When installing self-adhesive graphics, the last thing you probably think about is the remnants you throw away. However, the quality of these remnants - better known as release liners - can make a significant difference to the printing and installation process of a graphic, and the end result.
Release liners are a critical feature of self-adhesive print media. They are a key component for the delivery of the product and the application performance, but as they are ultimately disposed of they are often perceived as being of low value. That couldn't be further from the truth. By spending just a few more pence or cents on a graphics solution with a high-quality release liner you can save yourself a lot of hassle, time and - ultimately - money.
Typically paper-based (although they can be made of polyester/polypropylene), release liners are usually applied during the manufacturing process of print media, including films made from PVC, polyester, polypropylene and synthetic paper. Coated on one or both sides with a release agent, they are used to prevent the sticky surface of a substrate from adhering prematurely or to the wrong surface.
There are a number of key aspects of release liners that can affect their compatibility for a job. For example, some printers use extreme heat which can shock cheaper liners, potentially causing cockling or head strikes. Using a higher-quality PE-coated liner will help the material lie flat during the printing cycle. A thicker release liner is also required to stabilise thin materials during printing. For instance, a 50-micron polyester would normally be too delicate, but the correct release liner enables their use. In addition, optically clear materials require an opaque or white liner so machines can see the materials and print on them.
A good liner will also add stability during cutting, especially on integrated printer/cutters where the material is gripped by pinch rollers. These machines truly whizz the material around, so the liner has to grip to give accurate cut lines.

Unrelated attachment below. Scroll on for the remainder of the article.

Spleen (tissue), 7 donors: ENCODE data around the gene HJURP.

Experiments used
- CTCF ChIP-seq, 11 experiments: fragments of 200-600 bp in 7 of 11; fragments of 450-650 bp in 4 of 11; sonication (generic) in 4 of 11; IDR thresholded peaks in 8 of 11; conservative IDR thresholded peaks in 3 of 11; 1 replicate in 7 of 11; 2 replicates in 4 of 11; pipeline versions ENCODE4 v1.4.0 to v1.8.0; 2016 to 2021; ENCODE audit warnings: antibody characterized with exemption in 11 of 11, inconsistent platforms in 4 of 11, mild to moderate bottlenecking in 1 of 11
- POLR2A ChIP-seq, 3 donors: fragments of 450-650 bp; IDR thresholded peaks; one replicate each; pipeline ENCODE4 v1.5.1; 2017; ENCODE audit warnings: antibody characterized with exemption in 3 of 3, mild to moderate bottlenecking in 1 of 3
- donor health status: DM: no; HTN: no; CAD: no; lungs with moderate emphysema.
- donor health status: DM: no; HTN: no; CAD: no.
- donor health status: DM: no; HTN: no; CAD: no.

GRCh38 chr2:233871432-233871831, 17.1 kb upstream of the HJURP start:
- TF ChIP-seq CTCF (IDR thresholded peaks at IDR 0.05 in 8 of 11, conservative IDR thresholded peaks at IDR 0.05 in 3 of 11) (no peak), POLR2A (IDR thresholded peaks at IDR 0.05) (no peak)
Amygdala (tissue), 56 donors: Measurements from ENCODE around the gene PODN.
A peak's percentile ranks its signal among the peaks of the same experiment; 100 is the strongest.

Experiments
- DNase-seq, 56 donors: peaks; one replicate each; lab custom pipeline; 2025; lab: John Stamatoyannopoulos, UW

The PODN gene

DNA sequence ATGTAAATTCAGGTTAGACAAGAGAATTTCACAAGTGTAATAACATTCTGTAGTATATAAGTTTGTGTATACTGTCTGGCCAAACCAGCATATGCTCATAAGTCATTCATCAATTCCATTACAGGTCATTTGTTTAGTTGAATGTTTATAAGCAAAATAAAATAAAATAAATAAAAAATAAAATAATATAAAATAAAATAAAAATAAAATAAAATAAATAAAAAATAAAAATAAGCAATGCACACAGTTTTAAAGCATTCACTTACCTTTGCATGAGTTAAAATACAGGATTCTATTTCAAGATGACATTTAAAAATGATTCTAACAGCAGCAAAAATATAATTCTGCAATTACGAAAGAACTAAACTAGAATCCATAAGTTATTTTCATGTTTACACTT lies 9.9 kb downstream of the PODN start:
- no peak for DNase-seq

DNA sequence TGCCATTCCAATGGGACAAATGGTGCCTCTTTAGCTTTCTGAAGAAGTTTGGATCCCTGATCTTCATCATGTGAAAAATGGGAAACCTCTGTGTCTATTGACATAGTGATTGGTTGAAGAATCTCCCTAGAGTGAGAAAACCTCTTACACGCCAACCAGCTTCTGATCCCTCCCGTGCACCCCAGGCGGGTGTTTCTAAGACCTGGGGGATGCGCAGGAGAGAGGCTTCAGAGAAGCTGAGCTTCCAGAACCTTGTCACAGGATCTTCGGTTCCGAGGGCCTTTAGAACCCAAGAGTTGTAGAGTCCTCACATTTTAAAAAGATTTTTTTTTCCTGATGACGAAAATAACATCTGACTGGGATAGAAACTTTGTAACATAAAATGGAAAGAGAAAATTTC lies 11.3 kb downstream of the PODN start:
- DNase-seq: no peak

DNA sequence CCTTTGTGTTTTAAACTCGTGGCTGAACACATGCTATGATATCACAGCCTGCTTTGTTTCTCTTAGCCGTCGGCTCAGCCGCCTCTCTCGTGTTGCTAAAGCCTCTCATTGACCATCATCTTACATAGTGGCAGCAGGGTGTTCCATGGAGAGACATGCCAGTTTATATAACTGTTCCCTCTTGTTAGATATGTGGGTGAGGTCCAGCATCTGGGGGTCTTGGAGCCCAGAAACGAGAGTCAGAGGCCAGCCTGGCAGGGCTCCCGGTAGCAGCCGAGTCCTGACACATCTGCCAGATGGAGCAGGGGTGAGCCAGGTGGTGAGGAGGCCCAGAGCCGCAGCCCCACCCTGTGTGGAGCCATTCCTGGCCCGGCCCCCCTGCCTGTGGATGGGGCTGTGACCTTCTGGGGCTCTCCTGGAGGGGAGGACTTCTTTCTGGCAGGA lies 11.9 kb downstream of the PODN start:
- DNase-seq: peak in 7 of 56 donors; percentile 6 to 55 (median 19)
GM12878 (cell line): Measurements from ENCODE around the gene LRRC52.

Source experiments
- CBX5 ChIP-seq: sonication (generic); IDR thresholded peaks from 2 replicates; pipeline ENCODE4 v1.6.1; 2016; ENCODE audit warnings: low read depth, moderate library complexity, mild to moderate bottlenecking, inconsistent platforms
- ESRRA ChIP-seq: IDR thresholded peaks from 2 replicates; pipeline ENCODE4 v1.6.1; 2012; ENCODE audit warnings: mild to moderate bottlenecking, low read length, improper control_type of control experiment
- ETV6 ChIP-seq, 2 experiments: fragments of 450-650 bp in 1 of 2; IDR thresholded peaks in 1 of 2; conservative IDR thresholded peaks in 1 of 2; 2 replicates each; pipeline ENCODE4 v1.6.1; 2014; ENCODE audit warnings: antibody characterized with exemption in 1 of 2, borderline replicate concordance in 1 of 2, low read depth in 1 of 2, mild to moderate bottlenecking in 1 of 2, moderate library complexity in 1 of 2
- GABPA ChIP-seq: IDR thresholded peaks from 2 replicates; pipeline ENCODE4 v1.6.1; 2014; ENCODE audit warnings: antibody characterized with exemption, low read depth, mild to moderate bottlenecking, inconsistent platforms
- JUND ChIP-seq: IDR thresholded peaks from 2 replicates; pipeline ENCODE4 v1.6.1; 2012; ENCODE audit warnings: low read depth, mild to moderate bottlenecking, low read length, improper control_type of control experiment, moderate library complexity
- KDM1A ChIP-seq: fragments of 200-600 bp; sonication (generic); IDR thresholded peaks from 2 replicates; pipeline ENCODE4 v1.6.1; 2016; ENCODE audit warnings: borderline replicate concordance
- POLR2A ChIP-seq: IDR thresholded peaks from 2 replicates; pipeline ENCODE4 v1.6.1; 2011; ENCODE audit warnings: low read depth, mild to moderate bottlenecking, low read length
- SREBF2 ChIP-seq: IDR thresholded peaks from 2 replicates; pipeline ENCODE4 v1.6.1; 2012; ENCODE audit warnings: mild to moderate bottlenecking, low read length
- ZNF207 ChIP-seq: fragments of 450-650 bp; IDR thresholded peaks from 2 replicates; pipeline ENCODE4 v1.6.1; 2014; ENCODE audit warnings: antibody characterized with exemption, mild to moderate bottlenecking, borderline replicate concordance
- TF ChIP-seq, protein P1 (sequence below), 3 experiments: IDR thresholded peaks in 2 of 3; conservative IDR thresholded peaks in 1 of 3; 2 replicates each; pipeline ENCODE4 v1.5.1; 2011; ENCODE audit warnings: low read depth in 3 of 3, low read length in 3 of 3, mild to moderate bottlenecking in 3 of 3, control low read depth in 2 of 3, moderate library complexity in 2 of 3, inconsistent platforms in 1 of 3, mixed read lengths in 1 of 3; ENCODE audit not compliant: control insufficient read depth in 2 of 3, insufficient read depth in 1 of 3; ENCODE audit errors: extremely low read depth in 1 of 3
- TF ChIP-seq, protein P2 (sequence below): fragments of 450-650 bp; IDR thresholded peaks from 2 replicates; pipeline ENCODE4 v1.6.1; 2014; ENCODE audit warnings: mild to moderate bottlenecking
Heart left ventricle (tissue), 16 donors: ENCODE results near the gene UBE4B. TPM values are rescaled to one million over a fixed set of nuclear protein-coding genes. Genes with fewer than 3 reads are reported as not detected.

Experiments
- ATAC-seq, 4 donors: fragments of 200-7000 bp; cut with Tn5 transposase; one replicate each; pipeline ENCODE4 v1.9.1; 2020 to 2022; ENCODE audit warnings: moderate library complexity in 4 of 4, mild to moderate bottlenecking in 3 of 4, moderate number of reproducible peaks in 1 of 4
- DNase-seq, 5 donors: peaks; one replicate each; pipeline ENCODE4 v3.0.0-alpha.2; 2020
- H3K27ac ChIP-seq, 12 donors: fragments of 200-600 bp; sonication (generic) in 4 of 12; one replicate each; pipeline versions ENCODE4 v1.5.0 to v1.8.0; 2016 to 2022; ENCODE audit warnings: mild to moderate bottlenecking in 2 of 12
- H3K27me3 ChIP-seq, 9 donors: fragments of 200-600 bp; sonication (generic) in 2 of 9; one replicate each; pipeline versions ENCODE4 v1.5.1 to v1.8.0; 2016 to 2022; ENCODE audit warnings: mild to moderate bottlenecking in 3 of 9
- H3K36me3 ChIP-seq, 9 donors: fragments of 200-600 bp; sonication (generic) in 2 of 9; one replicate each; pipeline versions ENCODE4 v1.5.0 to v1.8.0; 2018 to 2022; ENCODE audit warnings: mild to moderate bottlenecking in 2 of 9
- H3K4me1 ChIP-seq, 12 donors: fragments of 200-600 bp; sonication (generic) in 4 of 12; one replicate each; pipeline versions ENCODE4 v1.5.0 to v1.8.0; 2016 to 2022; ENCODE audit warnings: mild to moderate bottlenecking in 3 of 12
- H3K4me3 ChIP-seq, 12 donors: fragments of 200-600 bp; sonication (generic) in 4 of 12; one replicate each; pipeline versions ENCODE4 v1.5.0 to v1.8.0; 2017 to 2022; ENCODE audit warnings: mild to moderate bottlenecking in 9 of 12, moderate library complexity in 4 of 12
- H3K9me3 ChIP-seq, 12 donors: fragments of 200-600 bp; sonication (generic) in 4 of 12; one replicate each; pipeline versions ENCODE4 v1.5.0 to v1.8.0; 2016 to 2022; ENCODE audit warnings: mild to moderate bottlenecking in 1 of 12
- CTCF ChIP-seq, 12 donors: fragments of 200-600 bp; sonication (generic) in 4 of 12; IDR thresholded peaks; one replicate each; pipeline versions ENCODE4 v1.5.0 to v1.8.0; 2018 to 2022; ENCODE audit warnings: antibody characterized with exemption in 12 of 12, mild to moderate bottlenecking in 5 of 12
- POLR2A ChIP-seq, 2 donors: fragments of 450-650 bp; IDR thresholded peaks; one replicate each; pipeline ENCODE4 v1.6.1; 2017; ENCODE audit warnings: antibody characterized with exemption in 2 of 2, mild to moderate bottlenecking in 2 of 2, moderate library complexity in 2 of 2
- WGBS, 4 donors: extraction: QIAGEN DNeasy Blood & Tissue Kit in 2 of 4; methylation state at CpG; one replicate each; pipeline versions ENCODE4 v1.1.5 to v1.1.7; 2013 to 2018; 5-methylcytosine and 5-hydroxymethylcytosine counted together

The weight will also influence installation; a heavier release liner will help the graphics lay flat to ensure a much easier installation process. Air release liners have added technology to make materials easy to use: tiny channels which enable air to flow and not get trapped between the material and surface, which would otherwise create bubbles. Standard PVC is not porous so this release paper technology makes graphics materials, particularly those used in vehicle wrapping, more forgiving.
Paper absorbs and disperses moisture from the air, always trying to achieve a balance. This constant change, due to the environment, can cause lay-flat challenges. Moisture stable release papers overcome this challenge. They are coated on both sides with polyethylene which inhibits the absorption of moisture and eliminates changes in the paper's profile. The paper is then siliconised on the adhesive receptive side.
All Drytac's products with release liners are designed to tick every box for higher quality. Only dimensionally stable base papers are used, with two-sided PE coating for moisture stability. Silicone, adhesive and paper chemistries are specially formulated to eliminate tunnelling of the media and to work with Drytac's adhesive solutions.
For something that is usually considered waste and is thrown away, a lot of technology goes into good-quality release liners. Spending a little more on a better product will prevent printer damage, reduce downtime and speed up the installation process, making the job easier and cheaper in the long run.
For further information on Drytac's products and services, please visit www.drytac.com
Authored by D'Arcy Lewis, Technical Sales Manager, at Drytac.
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